Retail Footprint is shrinking (Small Stores can work to a retailer brand’s advantage)

Are bigger and better really the best? The answer to the question of your retail footprint is becoming increasingly no. Market-friendly, efficient solutions are offered by smaller stores.

Brands are moving away from the tried and true suburban strategy of big-box stores to focus on smaller, more carefully designed spaces in cities and college towns.

Brands are trying to find a multi-billion dollar answer to the question of how to retain customer loyalty and keep brick-and mortar relevant while ensuring that it is a vital part of an omnichannel, retail mix.

The December U.S Census Retail Report shows that department store sales are falling. Even with the Black Friday boost sales in December 2018 were 2.8% lower than 2017. The December closing of Lord & Taylor’s 104 year-old NYC flagship store is a sign of this decline. However, sales of C-stores and small format stores continue to rise, exceeding their larger counterparts by almost 400%.

Scaling down has its risks, however. It is important for brands to make sure their brand’s look and feel don’t get lost in the process of shrinking floor space. There is greater pressure to choose and display the best inventory for each location, considering how important it is to make the in-store experience seamless and memorable.

Target’s city store hits the bullseye

Take a look at Target’s strategy. Target opened its first small-format store at Seattle’s Pike Place Market in 2012. Target has refined its model and Target is now preparing to open 130 small stores in the U.S.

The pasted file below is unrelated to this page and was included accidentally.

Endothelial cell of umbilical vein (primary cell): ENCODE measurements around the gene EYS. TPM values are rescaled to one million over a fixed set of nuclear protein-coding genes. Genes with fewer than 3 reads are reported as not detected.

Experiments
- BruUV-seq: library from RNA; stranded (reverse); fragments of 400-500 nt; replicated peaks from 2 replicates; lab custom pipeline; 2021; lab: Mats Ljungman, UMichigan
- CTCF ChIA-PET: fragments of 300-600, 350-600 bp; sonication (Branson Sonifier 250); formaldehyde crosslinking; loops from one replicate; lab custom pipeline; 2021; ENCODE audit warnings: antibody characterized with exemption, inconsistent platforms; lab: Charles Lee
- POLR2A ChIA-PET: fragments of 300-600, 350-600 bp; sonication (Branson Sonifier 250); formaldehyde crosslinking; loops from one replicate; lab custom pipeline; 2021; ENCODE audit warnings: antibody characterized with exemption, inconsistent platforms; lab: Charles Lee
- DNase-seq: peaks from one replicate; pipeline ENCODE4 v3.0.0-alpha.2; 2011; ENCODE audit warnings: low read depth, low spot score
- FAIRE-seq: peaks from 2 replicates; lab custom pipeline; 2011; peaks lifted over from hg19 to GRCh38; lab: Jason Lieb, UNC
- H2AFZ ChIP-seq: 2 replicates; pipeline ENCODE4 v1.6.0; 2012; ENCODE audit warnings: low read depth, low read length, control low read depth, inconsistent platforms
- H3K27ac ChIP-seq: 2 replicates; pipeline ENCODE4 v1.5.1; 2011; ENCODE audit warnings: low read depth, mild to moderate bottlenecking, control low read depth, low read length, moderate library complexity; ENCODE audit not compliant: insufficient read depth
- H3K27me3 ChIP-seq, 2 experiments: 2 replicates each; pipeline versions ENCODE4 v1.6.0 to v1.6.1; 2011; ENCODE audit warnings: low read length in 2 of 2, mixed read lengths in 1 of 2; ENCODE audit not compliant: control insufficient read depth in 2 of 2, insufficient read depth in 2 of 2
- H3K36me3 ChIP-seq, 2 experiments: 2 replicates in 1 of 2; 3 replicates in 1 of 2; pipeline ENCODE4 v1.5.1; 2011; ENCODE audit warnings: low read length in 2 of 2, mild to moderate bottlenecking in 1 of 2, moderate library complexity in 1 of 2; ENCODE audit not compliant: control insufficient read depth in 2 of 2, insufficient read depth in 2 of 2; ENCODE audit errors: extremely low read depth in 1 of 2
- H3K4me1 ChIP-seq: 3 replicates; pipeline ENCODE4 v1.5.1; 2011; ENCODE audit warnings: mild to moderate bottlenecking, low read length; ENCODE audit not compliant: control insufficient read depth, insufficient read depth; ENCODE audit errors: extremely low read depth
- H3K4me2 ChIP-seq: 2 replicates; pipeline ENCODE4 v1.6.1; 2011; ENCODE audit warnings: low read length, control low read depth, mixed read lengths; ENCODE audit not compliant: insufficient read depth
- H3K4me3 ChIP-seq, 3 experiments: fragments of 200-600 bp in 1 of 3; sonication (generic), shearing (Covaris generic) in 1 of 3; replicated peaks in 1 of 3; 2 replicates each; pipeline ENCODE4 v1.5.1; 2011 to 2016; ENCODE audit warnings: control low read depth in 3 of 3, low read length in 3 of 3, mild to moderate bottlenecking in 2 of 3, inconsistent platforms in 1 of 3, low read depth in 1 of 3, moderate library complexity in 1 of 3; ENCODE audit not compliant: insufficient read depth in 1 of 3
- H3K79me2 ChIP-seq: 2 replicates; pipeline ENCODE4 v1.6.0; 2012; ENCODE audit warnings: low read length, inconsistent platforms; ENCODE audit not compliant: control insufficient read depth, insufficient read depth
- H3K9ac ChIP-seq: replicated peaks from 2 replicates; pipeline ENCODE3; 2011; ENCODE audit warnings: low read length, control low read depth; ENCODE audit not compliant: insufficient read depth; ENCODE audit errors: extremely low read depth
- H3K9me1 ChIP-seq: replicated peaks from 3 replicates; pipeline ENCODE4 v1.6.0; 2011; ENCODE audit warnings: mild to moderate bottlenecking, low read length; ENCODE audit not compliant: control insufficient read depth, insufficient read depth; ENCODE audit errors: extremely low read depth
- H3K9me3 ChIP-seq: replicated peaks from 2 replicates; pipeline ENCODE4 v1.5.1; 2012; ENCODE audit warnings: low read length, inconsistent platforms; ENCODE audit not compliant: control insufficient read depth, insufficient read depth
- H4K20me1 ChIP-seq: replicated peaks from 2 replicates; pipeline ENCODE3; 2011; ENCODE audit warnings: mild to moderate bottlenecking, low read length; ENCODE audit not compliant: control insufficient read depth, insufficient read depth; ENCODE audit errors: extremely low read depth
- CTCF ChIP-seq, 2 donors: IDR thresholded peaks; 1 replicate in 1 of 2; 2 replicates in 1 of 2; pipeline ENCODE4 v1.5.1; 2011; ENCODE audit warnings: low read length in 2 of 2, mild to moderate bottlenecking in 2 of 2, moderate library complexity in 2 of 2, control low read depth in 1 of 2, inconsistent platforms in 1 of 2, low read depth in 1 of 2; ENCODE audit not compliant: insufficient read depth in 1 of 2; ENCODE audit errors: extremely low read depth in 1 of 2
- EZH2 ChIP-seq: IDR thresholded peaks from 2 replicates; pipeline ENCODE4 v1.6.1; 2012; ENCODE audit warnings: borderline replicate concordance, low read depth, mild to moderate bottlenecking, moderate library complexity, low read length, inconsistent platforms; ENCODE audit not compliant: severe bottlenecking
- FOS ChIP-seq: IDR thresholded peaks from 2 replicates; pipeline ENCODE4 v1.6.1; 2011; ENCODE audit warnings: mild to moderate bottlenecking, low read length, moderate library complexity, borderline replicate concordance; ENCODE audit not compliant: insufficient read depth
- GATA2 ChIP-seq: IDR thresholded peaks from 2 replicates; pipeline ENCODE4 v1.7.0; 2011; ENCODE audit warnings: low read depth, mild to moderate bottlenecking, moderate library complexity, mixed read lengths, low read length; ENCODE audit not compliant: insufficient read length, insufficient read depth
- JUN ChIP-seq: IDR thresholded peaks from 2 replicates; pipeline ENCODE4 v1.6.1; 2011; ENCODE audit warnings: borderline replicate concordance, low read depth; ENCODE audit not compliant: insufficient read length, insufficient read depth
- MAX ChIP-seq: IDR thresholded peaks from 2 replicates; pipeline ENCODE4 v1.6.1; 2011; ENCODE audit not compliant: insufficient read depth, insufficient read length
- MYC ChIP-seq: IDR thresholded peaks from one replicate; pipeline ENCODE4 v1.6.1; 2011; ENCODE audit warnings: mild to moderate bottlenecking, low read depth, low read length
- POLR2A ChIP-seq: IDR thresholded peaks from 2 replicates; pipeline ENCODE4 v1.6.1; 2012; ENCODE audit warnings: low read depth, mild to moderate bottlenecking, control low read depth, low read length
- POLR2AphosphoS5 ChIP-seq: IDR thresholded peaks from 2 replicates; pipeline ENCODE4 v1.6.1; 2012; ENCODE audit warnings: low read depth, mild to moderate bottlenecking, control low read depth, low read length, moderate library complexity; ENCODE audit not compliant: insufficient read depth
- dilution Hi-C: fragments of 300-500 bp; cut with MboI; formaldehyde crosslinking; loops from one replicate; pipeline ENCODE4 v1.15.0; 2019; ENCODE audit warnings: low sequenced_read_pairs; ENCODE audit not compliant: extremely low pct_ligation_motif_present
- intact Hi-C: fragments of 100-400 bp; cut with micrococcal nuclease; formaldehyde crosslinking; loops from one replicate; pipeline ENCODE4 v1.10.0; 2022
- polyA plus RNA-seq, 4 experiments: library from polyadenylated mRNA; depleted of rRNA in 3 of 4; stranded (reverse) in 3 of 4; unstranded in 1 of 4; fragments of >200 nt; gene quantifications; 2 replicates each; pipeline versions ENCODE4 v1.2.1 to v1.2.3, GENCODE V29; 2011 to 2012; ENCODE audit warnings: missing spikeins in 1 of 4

What is the limit of small? These retail spaces are smaller than the average Target store which can cover 135,000 to 175,000 square feet. However, they can take up approximately 40,000 square footage (but can also be as small as 15,000).

Target sees smaller spaces as a game-changer. This format allows Target to show off its best assets, low-cost and interesting products, based on their location. You can say goodbye to large floor plans and an overwhelming amount of merchandise.

The small-format design has the added benefit of a seamless transition between Target’s brick-and-mortar and digital operations. Online shoppers can choose to pick up their items in-store (BOPUS), and they can also return the items using a drop-and go bin. Target’s three-quarters of online sales were supported by Target’s stores, according to Charlie O’Shea (Moody’s Lead Target Analyst). For a moment, think about this: Three-quarters (75%) of online sales were influenced by stores. This doesn’t sound like a retail disaster.

Target has been successful in going small so far. The brand reported its highest sales since 2005 in March. This is a remarkable feat considering the stock price plummeting just two years prior.

IKEA is working to make your home decor easier, one step at a.

IKEA, like Target, hopes that a smaller retail footprint will help customers have a better shopping experience. New Yorkers have relied on the store’s Red Hook, Brooklyn location for furniture needs for years. However, the Brooklyn address made it difficult to shop. Long lines and travel on mass transit can make a sofa purchase a tedious task. Bringing that sectional back to Manhattan might be more expensive than it is worth.

IKEA is hoping to change that this year when it opens its “Planning Studio” in Manhattan’s Upper East Side. Manhattanites will be able to view IKEA’s staged showrooms, and receive design advice from IKEA professionals prior to placing an order online.

As part of an overall strategy to be competitive against e-commerce, the city-center store will be the first of five stores to open across the U.S. over the next few years. The smaller footprint of IKEA couldn’t have come at a better time for the company. Sites like Amazon and Wayfair have been bringing much-needed innovation into the furniture retail sector for years. It’s now time for IKEA and Wayfair to catch up.